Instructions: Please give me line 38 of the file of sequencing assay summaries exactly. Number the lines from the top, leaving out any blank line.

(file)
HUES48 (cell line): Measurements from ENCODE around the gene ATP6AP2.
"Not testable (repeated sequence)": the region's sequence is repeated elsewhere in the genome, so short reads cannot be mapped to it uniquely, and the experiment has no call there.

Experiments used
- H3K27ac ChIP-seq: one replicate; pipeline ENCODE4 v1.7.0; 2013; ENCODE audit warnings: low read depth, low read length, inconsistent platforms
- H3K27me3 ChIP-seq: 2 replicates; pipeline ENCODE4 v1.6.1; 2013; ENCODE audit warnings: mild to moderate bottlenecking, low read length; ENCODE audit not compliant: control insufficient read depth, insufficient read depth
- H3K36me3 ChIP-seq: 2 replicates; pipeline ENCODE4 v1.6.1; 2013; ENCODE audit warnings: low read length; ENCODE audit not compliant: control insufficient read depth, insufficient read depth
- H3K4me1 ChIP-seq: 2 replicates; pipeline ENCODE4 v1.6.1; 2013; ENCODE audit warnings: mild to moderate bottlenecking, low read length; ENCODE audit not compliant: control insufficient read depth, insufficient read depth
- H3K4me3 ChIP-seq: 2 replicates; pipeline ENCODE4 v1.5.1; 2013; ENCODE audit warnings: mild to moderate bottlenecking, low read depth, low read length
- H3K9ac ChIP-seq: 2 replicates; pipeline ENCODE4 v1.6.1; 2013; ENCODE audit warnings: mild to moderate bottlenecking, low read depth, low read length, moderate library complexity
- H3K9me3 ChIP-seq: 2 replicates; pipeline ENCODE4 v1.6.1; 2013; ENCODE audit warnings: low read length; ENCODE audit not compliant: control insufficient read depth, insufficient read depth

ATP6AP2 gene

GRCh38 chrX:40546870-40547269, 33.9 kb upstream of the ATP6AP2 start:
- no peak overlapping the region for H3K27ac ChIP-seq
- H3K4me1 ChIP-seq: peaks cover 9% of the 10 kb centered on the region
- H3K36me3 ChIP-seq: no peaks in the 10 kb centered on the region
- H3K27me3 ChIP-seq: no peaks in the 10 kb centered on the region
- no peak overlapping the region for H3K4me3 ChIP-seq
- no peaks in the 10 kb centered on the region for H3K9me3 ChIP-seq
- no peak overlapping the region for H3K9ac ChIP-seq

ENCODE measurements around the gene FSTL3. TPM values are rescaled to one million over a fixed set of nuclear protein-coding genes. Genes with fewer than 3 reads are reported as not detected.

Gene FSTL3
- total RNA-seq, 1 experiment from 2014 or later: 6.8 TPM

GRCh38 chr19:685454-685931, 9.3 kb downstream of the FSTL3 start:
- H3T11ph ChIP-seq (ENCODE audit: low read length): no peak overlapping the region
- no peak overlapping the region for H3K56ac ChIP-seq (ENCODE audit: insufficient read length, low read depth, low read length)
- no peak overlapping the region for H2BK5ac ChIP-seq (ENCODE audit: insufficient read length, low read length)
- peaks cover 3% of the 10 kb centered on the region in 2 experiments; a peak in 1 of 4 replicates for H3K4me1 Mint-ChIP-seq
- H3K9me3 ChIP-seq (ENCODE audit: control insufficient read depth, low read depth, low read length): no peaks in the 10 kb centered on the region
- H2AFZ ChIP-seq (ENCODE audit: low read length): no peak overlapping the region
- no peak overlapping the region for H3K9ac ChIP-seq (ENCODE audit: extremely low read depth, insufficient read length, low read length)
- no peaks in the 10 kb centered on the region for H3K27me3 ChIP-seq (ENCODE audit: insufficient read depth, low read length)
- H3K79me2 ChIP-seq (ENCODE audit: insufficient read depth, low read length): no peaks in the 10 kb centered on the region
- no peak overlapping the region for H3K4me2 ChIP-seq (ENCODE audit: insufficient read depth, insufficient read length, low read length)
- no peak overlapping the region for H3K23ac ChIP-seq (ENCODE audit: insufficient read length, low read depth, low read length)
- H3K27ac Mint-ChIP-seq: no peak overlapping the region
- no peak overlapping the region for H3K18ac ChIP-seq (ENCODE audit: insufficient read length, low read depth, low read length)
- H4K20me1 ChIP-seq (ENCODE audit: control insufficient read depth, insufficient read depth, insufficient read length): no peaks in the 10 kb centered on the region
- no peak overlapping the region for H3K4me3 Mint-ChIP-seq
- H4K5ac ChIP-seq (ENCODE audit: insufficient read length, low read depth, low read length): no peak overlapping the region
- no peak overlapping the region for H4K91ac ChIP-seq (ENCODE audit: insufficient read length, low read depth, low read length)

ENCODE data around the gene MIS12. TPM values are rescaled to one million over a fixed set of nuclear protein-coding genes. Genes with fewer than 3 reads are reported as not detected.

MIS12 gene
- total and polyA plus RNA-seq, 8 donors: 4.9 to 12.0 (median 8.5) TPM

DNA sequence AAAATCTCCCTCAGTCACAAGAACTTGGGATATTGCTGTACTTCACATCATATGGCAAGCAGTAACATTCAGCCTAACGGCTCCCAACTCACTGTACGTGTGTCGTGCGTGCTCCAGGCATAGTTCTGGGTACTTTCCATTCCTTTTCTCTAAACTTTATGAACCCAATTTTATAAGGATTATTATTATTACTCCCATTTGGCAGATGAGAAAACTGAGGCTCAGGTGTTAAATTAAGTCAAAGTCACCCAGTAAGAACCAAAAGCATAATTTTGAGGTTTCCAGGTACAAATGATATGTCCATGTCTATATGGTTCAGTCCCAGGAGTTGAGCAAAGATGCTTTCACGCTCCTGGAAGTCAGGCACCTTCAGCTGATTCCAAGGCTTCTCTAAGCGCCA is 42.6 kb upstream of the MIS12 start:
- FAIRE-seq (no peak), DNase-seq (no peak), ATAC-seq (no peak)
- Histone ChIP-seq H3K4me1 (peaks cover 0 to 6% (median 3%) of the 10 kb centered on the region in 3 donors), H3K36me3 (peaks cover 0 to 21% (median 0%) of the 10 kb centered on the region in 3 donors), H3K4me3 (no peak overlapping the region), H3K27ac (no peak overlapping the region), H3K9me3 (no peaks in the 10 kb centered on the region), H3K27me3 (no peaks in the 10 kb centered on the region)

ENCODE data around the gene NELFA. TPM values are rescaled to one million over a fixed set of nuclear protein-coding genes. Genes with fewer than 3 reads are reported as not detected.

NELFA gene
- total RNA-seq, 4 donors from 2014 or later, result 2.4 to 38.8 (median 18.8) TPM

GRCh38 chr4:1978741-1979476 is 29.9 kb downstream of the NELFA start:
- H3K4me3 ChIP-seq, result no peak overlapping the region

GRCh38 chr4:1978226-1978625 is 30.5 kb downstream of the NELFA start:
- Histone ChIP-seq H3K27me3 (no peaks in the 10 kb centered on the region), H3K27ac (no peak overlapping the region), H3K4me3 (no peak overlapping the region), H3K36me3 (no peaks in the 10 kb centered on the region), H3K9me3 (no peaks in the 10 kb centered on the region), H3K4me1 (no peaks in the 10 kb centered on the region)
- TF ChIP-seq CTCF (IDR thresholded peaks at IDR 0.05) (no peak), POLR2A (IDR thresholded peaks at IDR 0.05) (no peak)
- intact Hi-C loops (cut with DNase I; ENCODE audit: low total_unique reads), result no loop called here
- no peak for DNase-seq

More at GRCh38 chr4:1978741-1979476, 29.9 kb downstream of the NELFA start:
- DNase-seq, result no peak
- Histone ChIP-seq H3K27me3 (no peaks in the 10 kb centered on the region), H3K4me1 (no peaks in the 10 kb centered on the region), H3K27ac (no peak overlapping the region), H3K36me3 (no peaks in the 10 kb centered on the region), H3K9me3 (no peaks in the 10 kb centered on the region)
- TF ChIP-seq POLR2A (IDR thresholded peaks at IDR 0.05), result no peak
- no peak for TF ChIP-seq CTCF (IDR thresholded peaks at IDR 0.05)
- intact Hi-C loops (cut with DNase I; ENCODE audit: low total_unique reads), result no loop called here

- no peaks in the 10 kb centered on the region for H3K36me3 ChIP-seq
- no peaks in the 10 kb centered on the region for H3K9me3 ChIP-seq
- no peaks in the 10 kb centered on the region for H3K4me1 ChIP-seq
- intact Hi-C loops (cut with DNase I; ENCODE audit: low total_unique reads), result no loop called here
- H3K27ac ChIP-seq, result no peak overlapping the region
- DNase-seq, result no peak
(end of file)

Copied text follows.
- no peak overlapping the region for H3K4me3 Mint-ChIP-seq